I visited in early November, during a period of about five months of above-average rainfall, but that followed a multi-year drought. I'm not sure if what I saw was typical or not, but I get the feeling that, because of the faults and water paths in this area, running water is going to be there far more often than not.
Return back to the main trail.

From what I have seen, it's about 3.5 miles roundtrip if you go from the parking area to the falls and back.
On the way back to the loop, trail, you may observe there was a fork that you passed while heading uphill. The left trail peels off and becomes a more distinct fireroad that soon heads to the west. That path would also take you back to the loop, but via Day Creek Canyon.
If you instead continue back to the main loop trail, you'll still be heading west. In this case, however, there are informational signs and mileage markers along the way. That's the way I went, anyway.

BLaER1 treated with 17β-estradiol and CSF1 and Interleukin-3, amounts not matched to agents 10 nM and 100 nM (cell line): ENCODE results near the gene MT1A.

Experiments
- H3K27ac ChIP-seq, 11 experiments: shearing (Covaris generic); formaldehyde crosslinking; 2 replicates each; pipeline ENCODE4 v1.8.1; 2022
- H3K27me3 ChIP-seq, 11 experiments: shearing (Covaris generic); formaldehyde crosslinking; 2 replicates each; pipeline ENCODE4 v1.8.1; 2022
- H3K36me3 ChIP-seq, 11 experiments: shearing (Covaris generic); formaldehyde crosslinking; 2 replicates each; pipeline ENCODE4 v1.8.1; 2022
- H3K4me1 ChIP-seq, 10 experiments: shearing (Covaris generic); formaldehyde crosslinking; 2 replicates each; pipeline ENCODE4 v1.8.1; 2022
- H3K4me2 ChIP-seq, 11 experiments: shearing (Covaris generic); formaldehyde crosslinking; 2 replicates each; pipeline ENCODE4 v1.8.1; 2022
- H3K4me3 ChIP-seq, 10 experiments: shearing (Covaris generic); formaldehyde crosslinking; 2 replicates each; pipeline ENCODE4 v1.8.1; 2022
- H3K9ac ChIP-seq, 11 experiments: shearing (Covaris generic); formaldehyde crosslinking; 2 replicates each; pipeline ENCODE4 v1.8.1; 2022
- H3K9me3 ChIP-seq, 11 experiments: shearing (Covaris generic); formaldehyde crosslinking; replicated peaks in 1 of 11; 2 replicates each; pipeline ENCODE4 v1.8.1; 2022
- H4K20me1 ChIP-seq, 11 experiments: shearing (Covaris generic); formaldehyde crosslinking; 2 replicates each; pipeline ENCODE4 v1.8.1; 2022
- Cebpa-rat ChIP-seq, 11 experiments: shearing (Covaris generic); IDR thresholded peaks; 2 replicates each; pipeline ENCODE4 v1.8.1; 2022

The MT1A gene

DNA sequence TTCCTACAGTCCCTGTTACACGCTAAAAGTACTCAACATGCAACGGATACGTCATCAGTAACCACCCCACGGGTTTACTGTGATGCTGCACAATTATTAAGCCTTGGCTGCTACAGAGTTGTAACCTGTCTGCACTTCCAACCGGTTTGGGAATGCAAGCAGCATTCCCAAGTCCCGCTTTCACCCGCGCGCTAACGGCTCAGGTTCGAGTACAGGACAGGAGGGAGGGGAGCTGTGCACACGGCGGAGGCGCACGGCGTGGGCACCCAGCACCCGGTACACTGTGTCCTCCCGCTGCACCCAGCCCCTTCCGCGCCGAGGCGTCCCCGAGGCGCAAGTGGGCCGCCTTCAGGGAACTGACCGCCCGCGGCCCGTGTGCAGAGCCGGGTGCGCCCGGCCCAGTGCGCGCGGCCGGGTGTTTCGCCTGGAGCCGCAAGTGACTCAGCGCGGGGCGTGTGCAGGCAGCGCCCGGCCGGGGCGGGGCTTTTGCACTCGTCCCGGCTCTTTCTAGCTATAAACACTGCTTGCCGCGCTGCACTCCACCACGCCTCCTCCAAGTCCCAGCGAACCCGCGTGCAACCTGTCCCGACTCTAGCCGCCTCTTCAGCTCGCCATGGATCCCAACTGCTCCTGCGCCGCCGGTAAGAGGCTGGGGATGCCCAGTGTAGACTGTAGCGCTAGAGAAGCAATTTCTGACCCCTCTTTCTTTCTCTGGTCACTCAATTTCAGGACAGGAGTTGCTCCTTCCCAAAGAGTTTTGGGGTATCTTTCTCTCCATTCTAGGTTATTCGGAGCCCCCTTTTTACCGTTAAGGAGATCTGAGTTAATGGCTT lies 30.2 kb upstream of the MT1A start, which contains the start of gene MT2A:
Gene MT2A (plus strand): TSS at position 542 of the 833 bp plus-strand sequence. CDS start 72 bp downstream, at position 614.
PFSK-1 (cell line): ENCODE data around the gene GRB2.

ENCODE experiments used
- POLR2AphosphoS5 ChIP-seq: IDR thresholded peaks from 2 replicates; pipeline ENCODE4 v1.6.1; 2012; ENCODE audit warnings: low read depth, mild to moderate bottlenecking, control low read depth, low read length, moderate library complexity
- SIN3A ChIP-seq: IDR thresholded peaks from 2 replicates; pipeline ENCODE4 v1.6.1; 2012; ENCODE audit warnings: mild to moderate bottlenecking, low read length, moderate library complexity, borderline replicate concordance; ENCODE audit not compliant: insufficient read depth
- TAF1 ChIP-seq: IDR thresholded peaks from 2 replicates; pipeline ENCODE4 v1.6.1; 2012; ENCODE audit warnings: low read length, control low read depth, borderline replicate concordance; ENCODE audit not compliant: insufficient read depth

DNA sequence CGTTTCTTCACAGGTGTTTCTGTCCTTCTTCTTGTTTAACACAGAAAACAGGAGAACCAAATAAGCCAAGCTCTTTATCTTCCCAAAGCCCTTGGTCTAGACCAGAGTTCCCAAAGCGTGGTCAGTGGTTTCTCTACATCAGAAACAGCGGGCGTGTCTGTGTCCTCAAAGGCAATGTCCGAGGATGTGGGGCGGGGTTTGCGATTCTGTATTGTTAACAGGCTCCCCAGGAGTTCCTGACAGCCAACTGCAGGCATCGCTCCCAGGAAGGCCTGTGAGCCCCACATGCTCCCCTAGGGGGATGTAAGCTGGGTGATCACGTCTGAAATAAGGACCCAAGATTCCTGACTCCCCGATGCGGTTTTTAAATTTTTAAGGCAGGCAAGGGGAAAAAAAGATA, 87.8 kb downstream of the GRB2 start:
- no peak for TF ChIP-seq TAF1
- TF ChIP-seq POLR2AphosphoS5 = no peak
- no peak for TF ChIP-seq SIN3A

After 3/4 of a mile or so, I reached the chimney and metal frame that represented an historic cabin. After the cabin, the trail soon begins a westward run, until you reach the large detention basin for Day Creek. From there, the trail then heads south.
You'll reach a nice overview with signs that include panoramic photos, labeled with the various sights in each direction.

The trail then heads somewhat to the east, then south, and includes an overlook of what is described as a marsh. This whole area looked relatively well-covered in foliage for the area, which is probably due to a high water table that made this place a target for early water development in San Bernardino County.
After the marsh, it's a bit further south, then a long easterly walk, between a pair of powerline structures that lead you back to you the parking area.

Somewhere between 4.5 and 5 miles total for the hike. Moderate climb on the way to the falls, then largely level, then a descent. The weather on my hiking day was comfortable. This area can obviously get hotter and windier than it was, in which case you'll want to make sure to have lots of water.